Singer Jackie Paris was once the toast of the “bop” scene in New York City, recording with the likes of Thelonious Monk, Dizzy Gillespie, and Charles Mingus. What seemed like the beginning of a promising career soon fell prey to a series of missed opportunities, failed comebacks, and bad luck. Paris seemed doomed to permanent obscurity.

And this would have been the case, had not aspiring jazz musician Raymond De Felitta heard a recording of Paris on his local radio station in 1990. Intrigued, he sought more information about the vocalist, learning – mistakenly as it turned out – that he had died in 1979. Further investigation revealed that Paris was, in fact, alive and living in New York. De Felitta embarked on a 14-year odyssey to determine what had happened to this talented musician. The end result is “’Tis Autumn – The Search for Jackie Paris.”

Through testimonials from fellow musicians and jazz historians, De Felitta learned of Paris’ discovery by Harry Mills, his rise during the genesis of bop during the 1940s, through his signing by MGM and being named Singer of the Year by Downbeat magazine in 1953.

It’s around this time that recollections, both from Paris himself and his family members, become a little hazy. Paris was known to have quite a temper, as well as a huge ego, and he was dropped by MGM and often not invited back to venues where he’d performed. Subsequent auditions for Capitol Records and Decca where unsuccessful, and his album reviews were often mediocre. Paris eventually toured with his former wife, and got into teaching, but fame would forever elude him.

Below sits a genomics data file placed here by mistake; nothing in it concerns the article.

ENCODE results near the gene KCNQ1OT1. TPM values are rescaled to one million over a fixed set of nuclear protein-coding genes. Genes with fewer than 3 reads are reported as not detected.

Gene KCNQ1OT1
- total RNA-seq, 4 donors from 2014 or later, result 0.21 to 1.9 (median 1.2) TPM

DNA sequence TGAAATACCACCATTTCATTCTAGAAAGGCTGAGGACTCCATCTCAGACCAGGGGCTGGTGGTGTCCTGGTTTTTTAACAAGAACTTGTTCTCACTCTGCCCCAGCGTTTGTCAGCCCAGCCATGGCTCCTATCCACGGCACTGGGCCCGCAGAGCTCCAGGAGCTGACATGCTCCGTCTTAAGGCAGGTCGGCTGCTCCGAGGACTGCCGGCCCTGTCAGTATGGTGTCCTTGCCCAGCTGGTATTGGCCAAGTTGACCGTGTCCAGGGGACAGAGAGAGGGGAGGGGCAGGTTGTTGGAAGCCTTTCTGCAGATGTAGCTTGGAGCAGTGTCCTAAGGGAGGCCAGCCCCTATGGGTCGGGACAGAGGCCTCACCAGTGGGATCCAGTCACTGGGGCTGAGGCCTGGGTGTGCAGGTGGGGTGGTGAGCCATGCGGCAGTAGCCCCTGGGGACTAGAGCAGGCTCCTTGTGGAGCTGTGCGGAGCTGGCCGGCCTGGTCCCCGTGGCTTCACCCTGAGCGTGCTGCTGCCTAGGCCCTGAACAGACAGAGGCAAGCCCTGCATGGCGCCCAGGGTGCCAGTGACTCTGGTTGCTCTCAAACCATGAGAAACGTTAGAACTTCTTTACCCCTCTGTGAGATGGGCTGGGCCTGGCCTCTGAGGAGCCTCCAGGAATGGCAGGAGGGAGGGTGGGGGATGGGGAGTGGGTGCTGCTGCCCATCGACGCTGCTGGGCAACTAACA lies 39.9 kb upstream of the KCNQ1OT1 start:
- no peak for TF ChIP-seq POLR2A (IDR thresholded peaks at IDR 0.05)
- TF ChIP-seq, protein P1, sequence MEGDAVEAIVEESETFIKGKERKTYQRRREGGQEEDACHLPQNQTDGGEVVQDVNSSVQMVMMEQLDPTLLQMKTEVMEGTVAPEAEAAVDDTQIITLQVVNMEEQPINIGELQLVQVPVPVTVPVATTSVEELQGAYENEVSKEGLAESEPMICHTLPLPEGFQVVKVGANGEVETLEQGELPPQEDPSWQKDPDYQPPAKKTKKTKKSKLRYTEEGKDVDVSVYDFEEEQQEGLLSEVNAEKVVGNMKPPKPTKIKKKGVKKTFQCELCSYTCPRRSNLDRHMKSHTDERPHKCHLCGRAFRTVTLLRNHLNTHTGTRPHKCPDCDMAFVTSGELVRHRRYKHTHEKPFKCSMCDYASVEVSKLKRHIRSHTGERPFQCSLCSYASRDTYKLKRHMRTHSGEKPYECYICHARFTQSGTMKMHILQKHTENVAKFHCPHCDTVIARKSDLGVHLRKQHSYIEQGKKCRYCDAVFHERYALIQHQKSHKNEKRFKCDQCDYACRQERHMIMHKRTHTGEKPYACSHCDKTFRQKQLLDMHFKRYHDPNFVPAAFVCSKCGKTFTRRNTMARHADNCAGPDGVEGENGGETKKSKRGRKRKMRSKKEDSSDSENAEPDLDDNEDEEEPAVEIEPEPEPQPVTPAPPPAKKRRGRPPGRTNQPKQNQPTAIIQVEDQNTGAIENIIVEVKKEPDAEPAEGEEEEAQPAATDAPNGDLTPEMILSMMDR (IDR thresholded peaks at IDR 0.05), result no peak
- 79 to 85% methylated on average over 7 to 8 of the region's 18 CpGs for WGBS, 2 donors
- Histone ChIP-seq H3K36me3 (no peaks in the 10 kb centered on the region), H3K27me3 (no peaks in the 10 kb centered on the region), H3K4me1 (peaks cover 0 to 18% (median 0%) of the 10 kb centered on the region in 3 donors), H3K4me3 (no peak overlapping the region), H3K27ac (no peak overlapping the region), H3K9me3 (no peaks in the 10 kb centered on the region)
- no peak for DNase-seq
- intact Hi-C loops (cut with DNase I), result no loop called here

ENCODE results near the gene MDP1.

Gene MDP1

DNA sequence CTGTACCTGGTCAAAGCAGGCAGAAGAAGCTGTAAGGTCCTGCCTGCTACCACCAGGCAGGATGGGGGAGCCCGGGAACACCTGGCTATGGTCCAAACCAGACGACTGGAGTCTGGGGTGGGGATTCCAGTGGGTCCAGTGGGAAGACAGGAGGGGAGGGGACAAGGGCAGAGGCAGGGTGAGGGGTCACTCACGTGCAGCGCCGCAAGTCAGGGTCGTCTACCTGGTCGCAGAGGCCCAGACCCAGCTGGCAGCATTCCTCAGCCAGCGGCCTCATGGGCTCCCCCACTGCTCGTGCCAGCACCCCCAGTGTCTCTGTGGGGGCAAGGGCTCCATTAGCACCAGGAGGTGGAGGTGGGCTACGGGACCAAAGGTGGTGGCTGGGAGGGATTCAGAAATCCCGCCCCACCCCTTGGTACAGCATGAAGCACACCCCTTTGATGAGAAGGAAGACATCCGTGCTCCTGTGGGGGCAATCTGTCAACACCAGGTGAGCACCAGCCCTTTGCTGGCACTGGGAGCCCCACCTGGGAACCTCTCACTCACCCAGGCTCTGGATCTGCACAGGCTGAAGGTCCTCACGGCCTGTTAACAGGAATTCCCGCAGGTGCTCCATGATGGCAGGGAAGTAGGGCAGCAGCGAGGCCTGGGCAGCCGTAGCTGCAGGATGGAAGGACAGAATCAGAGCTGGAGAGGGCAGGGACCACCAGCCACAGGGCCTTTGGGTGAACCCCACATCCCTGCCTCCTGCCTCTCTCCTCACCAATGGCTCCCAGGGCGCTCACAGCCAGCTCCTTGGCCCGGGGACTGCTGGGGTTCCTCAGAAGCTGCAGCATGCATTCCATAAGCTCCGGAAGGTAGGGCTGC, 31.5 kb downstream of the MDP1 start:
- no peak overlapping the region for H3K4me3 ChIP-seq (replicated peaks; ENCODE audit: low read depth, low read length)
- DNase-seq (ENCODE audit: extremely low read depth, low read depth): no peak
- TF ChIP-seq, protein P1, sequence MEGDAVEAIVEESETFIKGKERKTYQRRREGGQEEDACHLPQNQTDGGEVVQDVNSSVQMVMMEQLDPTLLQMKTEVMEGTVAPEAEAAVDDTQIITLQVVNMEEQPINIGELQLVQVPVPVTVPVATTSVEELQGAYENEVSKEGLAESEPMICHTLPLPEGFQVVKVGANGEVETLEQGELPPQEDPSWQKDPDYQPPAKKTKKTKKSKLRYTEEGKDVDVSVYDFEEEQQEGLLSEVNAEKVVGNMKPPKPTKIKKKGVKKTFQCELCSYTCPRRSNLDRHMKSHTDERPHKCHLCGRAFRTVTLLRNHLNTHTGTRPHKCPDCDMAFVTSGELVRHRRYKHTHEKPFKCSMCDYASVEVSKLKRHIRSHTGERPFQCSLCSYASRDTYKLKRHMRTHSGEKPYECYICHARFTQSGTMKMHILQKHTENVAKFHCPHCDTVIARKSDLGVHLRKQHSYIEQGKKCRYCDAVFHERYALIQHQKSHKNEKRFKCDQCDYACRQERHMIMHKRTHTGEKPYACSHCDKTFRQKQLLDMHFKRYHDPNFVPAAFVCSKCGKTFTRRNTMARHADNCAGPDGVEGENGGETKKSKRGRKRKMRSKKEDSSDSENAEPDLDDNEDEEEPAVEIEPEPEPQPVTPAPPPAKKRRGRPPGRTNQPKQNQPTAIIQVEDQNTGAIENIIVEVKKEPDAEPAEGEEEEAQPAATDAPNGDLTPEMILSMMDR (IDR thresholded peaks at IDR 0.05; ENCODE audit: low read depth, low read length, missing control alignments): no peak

De Felitta’s devotion to his subject is instrumental in getting to the bottom of many aspects of Paris’ life, but it also blinds him to several things. For starters, many who knew the younger Paris testified to his violent tendencies, and his first wife said she left him after he beat her so badly when she was pregnant she almost lost the baby. Paris seemed to rub many people the wrong way, which isn’t quite the way to win friends in the industry. De Felitta’s assertions that Paris “deserved” success are off the mark as well. Nobody “deserves” success, and while Paris may have had a fairly heavy streak of bad luck, much of what befell him was of his own doing.

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